Today I want to talk about long-term food storage. Because I know many people that have been into preparedness before it became popular, I have had the chance to see and try foods that have been stored for 20 to 30 plus years. Many of these long-term food storage companies no longer exist, but I report on them anyway, in case someone still has them in their storage.
Everytime I get access to an old can, I open it and if it looks ok, I try it. Some of the foods have lasted a surprisingly long time and look like new, others would gag a maggot.
This morning I opened several cans, a ham flavored TVP, potatoes diced and spaghetti elbo (their spelling) all canned by DRI-Harvest and a can of instant yams by Peter J Phethean Ltd.
Dri-Harvest is a company that I have heard of in the past and still exists in Bozeman, MT. Peter J Phethean Ltd seems to have disappeared, I could find no information on them and had never heard of them before.
Looking on the website of DriHarvest foods they have the following statement about their shelf life. “Dri-Harvest labeled products are sealed to minimum of 10 years. Opened to 1 year for dehydrated and Freeze Dried Foods”.
All of the DriHavest cans showed surface rust and had been stored in a garage. They were approximately 30 years old. First I opened the ham flavored TVP (textured vegetable protein) which appeared in good condition. The can was lined and appeared to have held up well. The TVP had a slightly rancid odor and because of known problems with TVP going rancid, I declined to eat any.
Next, I opened the diced potatoes; they were packaged in an unlined can, but had turned a funny yellow color. I thought about trying these but my wife put her foot down and said no. If I were very hungry, I would try to eat these. The can of elbo spaghetti was packaged in a lined can and I would eat this with no problems. All three cans were nitrogen packed. If you have some of this in your storage and had the room, I would keep it in reserve; it could at least be used for pet food.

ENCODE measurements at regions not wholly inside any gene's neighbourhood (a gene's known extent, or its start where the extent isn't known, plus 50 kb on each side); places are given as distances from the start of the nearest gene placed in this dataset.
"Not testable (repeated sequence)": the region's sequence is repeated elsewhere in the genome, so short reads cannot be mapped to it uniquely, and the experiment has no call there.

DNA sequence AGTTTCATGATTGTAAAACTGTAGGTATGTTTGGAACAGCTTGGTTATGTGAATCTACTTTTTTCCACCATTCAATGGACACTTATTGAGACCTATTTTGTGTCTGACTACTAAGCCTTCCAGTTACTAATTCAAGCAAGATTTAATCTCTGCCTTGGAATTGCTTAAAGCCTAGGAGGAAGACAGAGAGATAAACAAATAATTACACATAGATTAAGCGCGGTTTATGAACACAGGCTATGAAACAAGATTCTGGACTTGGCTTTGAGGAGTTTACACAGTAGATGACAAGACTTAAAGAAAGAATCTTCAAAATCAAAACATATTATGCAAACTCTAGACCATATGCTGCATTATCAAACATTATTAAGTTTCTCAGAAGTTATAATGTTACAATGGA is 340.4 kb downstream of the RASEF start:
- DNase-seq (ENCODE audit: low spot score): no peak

The fourth can from the Peter J Phethean Ltd company contained yams and was in good condition. I would have no problem eating these. They had even maintained good color and smelled fine. There is nothing on the can to say if they were nitrogen packed. The can was dated 1979.
These cans were unusual in that the contents were in better shape than most of the cans of this age that I have opened. I have no way of testing the nutritional contents of the cans, but suspect that it would be on the low side. Here are some links to previous posts I have made on old long-term food storage. A Test of Long Term Foods Stored Since the 1970′s, Part 1, A Test of Long Term Foods from the 1970′s, part 2, Thirty plus year Old Mountain House Chili and Beans‘ Old Dehyrated Foods and Their Storage Life.
While there are exceptions to every rule, for my personnel storage there are only a few long-term food storage companies that I purchase from, the top of the line being Mountain House. But they don’t carry everything that I stock, so I also will purchase foods from Pack Away, AlpineAire Ready Reserve, Emergency Essentials and Honeywell Farms.
I avoid any of the new companies that have recently come on the market. They have not been around long enough to have a good track record and I do not like some of the marketing practices that I see. Many of them are misleading in their ads and list a large number of very small serving that contain few calories.
Whenever you purchased food, look at the size of the serving and the number of calories. Remember you need at least 2000 calories for a man and 1500 for a woman.